Archive for August, 2011
I was chatting with one of my liberal friends from college the other day, and we started fiercely debating the current dire economic situation and the causes behind it. It was your typical back-and-forth liberal/conservative talking points regarding taxes, the welfare state, and the costs of foreign wars, until he made this startling statement: “Government can always run a debt – we don’t need a balanced budget.”
In this day and age of massive federal debt, skyrocketing inflation, and double-digit unemployment, a liberal was telling me that Keynesian economics is still alive and well. Disregard the fact that decades of deficit spending espoused by Keynesian theory has directly lead to our spiraling, out-of-control debt. Ignore the fact that the vast, unsupportable welfare state, created by the Great Socialist F.D.R. and threatening to destroy America today, was a direct by-product of the Keynesian thought that government should have a predominant role in the free market. Just focus on the central premise of Keynesian economics – that market forces are inefficient and saving is detrimental to the economy – and you will realize the great disconnect liberals have with the current economic situation.
The Classical School of economic theory has been tossed aside in favor of Keynesian theory since the 1930s, but no one in government has stopped to ask if it’s working (or if they have, they’ve been marginalized as crazy nut-jobs, a la Ron Paul). Clearly, decades of deficit spending, policies anathema to saving, and the entrenched belief that government must interfere with the free market has lead to the situation we have now – scenarios in which energy and oil companies receive enormous federal subsidies to invest in clean energy research, despite posting record quarterly profits, or a welfare state that fails to remove people from its payroll and creates cyclical poverty in the inner-cities, or runaway increases in the prices of goods as we tinker on the edge of hyperinflation. Sadly, liberals are not the only ones guilty of embracing Keynesian economics. George W. Bush, in his last years of presidency, passed bail-out packages similar to those of Obama’s, based on the same application of the flawed Keynesian theory. If you remember the phrase “too-big-to-fail,” that idea is exactly the premise behind Keynes.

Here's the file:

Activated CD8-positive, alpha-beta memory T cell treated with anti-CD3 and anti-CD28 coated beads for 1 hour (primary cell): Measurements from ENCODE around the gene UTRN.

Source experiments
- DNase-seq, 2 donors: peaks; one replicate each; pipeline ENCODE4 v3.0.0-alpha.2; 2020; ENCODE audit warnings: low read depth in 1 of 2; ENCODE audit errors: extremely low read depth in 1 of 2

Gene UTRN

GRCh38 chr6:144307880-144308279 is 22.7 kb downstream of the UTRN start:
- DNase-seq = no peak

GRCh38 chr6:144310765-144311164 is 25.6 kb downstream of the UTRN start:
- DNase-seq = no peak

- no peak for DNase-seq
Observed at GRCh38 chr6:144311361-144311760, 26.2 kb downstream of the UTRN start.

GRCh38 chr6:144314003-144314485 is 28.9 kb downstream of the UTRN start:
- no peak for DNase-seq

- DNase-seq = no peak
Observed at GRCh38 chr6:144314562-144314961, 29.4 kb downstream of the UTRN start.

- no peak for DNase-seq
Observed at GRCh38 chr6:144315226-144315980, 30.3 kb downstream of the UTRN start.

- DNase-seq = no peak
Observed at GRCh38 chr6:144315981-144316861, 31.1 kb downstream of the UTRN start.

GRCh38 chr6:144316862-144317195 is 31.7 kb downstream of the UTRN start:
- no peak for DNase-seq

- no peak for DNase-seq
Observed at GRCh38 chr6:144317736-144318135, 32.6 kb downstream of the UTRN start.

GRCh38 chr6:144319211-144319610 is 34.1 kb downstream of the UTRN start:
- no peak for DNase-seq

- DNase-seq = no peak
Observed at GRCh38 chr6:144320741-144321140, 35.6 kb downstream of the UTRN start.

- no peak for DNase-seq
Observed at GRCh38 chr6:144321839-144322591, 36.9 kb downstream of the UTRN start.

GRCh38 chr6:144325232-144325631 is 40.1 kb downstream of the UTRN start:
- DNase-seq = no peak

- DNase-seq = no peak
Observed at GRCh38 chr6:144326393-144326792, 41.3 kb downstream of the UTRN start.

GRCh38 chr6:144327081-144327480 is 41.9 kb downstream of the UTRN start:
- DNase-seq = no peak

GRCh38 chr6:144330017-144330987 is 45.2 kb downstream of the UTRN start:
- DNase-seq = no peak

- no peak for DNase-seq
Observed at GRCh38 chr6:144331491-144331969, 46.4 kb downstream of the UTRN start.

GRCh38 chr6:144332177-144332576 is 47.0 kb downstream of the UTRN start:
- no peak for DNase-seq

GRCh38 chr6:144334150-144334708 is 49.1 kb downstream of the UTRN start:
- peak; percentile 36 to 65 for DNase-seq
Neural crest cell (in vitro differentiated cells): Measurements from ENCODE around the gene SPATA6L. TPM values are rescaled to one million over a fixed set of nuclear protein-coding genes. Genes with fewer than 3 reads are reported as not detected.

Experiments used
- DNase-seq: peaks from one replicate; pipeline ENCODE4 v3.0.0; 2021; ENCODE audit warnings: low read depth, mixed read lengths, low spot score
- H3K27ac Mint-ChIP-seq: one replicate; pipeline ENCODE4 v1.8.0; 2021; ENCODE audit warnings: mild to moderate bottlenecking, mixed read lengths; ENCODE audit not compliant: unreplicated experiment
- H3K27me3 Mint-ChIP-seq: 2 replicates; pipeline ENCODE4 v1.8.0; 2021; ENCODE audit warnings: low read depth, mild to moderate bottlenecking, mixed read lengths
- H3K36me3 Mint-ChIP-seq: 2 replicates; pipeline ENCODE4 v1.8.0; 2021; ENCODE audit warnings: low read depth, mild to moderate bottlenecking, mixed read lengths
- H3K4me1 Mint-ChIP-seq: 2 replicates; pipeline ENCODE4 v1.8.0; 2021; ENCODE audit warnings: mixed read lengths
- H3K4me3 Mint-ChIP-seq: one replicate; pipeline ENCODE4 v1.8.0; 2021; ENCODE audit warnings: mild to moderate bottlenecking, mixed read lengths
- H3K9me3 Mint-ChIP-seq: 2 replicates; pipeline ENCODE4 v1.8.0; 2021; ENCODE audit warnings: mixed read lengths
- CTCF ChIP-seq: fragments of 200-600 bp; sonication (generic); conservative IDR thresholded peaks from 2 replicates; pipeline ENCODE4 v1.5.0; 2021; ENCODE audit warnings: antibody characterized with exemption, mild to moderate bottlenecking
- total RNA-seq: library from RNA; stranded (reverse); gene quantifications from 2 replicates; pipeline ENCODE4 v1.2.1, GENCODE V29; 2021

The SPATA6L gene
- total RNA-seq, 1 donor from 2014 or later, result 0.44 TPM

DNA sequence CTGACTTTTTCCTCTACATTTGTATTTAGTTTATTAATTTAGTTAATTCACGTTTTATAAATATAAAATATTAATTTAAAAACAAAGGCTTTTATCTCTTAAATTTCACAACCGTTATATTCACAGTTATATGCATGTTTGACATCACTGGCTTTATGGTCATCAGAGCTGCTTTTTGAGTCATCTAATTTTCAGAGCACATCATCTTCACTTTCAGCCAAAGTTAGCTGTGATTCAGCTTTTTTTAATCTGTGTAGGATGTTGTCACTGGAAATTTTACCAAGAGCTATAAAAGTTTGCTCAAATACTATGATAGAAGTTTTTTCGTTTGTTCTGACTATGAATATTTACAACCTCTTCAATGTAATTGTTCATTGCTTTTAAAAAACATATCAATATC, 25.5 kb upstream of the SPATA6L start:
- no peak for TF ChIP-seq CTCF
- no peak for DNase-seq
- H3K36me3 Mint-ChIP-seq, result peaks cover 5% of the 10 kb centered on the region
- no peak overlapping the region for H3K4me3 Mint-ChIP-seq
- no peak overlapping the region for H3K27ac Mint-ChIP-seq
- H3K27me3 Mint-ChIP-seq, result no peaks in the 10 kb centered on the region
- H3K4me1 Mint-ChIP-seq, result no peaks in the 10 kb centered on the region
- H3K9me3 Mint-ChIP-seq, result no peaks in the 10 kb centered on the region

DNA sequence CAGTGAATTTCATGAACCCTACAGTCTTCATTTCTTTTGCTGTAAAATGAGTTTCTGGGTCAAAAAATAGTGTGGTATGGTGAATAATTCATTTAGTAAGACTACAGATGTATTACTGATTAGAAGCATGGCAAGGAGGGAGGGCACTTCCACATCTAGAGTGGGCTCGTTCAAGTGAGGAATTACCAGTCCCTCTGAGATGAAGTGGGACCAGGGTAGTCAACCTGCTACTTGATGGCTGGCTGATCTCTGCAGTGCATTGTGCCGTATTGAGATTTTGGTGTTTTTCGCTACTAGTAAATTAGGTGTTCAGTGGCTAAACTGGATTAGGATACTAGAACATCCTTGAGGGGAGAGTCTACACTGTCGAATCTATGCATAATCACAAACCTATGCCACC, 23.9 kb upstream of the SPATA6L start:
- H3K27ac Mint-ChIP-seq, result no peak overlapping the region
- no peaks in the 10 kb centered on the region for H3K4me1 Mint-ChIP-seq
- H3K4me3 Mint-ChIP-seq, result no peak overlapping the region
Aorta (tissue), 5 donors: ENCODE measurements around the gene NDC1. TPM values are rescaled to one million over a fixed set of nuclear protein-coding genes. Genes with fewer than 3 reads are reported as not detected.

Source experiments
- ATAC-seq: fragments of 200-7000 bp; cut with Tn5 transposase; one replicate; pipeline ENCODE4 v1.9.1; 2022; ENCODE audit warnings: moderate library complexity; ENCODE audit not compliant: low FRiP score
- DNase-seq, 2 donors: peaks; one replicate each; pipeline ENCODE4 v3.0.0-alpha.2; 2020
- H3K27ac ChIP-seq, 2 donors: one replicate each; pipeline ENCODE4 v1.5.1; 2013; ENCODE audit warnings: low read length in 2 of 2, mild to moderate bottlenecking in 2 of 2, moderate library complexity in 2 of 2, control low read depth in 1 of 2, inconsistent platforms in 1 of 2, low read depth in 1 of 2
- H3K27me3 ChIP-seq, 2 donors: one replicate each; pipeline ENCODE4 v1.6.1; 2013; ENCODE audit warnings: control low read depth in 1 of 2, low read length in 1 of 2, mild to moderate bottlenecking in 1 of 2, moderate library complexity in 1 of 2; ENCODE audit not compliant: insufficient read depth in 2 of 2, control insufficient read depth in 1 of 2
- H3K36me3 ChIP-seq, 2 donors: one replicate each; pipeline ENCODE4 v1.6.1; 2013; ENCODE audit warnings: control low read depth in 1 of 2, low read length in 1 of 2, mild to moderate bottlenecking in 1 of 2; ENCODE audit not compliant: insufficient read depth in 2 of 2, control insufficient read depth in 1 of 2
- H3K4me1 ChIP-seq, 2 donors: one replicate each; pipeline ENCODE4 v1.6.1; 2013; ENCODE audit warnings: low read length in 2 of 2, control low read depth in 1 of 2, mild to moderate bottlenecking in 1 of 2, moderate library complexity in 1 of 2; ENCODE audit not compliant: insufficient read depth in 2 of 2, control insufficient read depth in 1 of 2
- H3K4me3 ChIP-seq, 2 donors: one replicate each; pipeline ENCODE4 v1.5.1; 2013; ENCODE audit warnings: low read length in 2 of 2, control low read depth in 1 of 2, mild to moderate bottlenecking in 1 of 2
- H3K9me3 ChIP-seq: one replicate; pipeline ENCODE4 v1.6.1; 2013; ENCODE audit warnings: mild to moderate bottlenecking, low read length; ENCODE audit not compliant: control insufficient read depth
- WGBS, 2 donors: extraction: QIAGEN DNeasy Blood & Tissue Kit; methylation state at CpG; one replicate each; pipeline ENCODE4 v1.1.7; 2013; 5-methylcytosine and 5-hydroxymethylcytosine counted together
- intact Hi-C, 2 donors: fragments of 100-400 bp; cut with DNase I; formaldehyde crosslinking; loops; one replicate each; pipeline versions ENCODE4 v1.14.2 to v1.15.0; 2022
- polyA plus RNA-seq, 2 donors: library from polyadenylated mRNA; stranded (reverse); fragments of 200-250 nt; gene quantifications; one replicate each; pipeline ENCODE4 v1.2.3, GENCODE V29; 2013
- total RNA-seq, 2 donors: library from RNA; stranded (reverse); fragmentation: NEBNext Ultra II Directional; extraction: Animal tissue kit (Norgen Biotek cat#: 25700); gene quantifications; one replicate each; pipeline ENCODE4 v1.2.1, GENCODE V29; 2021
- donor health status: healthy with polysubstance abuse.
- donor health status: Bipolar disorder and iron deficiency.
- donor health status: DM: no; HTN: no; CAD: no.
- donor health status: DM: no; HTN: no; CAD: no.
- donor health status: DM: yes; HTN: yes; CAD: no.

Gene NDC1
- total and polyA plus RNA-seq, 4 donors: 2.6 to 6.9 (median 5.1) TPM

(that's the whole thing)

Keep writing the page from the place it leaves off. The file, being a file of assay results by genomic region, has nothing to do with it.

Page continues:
Liberals and neo-conservatives suffer from a disconnect with economic reality because their basic outlook on the free market is derived from the debunked Keynesian theory. They refuse to observe the calamity Keynes has created, and stubbornly adhere ever closer to the theory’s tenants, despite the insurmountable evidence disputing it. There have been several challenges since the implementation of Keynesian theory, most notably those of Milton Friedman and the Austrian School, but they force politicians to make hard, unpopular decisions. It is much easier to allow the system to continuously dig itself into an ever deeper hole, until we do default on our foreign debt or we have to pay $1,000.00 for a loaf of bread, than to tell your constituents that you cut pork barrel legislation from your district.